Theatrical research and performance studies also utilize methodological relativism. Formally referred to as ‘method acting’: the idea that an individual or group of individuals conducts research on a particular fictional or non-fictional situation. In an effort to repurpose these situations for dramatic effect, many approaches have been derived to bring the ‘etic’ as close as possible (even combined) with the ’emic’ and one can arguably state that the research done by Stanislavski, Meisner and physical theatre (among many other practitioners) all emerge from this same science. Through repeated training with different strategies, an actor commonly seeks to embody the emic under intense scrutiny utilizing numerous tools such as a script, dramaturgy and their own personal capabilities to bring a character or situation to life through the suspension of disbelief.

The Roman Catholic Church, especially under John Paul II and Pope Benedict XVI, has identified relativism as one of the most significant problems for faith and morals today. According to the Church and to some philosophers, relativism, as a denial of absolute truth, leads to moral license and a denial of the possibility of sin and of God. Whether moral or epistemological, relativism constitutes a denial of the capacity of the human mind and reason to arrive at truth. Truth, according to Catholic theologians and philosophers (following Aristotle and Plato) consists of ‘adequatio rei et intellectus’ (‘the intellect [of the knower] must be adequate to the thing [known]’), the correspondence of the mind and reality. Another way of putting it states that the mind has the same form as reality. This means when the form of the computer in front of someone (the type, color, shape, capacity, etc.) is also the form that is in their mind, then what they know is true because their mind corresponds to objective reality. The denial of an absolute reference, of an axis mundi (the connection between Heaven and Earth), denies God, who equates to Absolute Truth, according to these Christian philosophers. They link relativism to secularism, an obstruction of religion in human life.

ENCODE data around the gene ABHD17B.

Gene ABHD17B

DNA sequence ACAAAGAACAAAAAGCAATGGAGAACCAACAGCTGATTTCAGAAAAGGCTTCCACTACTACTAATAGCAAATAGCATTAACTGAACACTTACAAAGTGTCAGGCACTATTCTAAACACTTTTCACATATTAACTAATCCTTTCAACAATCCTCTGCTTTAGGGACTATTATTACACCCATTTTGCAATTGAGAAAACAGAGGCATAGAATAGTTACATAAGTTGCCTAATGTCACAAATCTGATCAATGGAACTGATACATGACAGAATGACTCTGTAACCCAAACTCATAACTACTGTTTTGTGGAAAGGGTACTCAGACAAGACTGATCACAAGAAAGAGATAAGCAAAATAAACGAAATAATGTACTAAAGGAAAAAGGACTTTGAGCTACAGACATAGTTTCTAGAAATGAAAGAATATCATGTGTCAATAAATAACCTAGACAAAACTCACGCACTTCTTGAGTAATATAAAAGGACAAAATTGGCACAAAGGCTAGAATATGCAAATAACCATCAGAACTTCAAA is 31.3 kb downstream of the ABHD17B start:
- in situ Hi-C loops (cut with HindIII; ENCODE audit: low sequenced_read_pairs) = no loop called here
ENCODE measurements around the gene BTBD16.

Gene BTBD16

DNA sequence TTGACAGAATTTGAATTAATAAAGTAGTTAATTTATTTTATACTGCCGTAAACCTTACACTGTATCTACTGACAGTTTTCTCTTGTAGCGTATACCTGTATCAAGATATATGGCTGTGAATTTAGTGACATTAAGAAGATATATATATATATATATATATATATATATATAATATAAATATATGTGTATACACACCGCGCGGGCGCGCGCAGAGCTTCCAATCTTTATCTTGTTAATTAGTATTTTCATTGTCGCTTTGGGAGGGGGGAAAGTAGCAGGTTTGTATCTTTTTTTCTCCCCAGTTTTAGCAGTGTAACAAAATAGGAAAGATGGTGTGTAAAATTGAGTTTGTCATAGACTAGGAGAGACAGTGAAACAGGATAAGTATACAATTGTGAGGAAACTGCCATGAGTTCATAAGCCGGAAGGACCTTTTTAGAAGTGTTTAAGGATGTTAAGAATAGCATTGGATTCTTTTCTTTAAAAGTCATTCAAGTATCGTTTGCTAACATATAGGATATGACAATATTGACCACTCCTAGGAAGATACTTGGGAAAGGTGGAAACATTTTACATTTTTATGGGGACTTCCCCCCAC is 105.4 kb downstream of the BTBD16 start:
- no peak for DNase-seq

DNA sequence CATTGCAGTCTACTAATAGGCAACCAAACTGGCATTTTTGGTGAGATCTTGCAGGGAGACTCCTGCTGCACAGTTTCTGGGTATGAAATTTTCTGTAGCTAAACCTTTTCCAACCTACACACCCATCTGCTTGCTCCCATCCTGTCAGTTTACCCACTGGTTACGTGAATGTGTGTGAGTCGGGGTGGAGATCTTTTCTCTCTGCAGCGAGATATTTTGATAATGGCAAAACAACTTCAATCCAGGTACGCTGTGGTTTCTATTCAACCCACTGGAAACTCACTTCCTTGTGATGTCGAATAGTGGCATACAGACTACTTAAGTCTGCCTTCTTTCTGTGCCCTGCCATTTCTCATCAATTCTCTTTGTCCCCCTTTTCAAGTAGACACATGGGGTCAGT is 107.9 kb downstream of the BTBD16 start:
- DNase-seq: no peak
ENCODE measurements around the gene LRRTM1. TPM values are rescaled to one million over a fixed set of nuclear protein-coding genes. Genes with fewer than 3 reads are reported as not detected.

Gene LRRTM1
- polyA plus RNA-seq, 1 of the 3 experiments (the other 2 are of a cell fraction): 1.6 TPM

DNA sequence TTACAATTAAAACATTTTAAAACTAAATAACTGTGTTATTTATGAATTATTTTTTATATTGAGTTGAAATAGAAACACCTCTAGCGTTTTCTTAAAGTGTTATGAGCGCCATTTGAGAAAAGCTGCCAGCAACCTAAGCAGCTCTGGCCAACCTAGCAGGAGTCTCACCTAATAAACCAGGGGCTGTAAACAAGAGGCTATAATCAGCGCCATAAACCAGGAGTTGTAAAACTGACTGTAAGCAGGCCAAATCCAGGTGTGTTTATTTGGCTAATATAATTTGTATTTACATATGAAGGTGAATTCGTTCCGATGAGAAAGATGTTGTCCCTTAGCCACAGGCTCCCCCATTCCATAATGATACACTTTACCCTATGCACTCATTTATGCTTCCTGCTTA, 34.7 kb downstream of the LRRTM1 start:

Pope Leo XIII (1810–1903) was the first known Pope to use the word relativism in the encyclical ‘Humanum Genus’ (1884). Leo XIII condemned Freemasonry and claimed that its philosophical and political system was largely based on relativism. John Paul II in ‘Veritatis Splendor As’ argues that crisis of truth is not unconnected with this development. Once the idea of a universal truth about the good, knowable by human reason, is lost, inevitably the notion of conscience also changes. Conscience is no longer considered in its primordial reality as an act of a person’s intelligence, the function of which is to apply the universal knowledge of the good in a specific situation and thus to express a judgment about the right conduct to be chosen here and now. Instead, there is a tendency to grant to the individual conscience the prerogative of independently determining the criteria of good and evil and then acting accordingly. Such an outlook is quite congenial to an individualist ethic, wherein each individual is faced with his own truth, different from the truth of others. Taken to its extreme consequences, this individualism leads to a denial of the very idea of human nature.